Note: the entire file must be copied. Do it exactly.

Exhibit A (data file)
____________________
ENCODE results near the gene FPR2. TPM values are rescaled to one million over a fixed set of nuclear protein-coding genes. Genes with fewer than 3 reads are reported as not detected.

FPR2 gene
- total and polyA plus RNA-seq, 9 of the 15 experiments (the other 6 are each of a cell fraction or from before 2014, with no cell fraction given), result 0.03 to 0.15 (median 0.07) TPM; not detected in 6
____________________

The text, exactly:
ENCODE results near the gene FPR2. TPM values are rescaled to one million over a fixed set of nuclear protein-coding genes. Genes with fewer than 3 reads are reported as not detected.

FPR2 gene
- total and polyA plus RNA-seq, 9 of the 15 experiments (the other 6 are each of a cell fraction or from before 2014, with no cell fraction given), result 0.03 to 0.15 (median 0.07) TPM; not detected in 6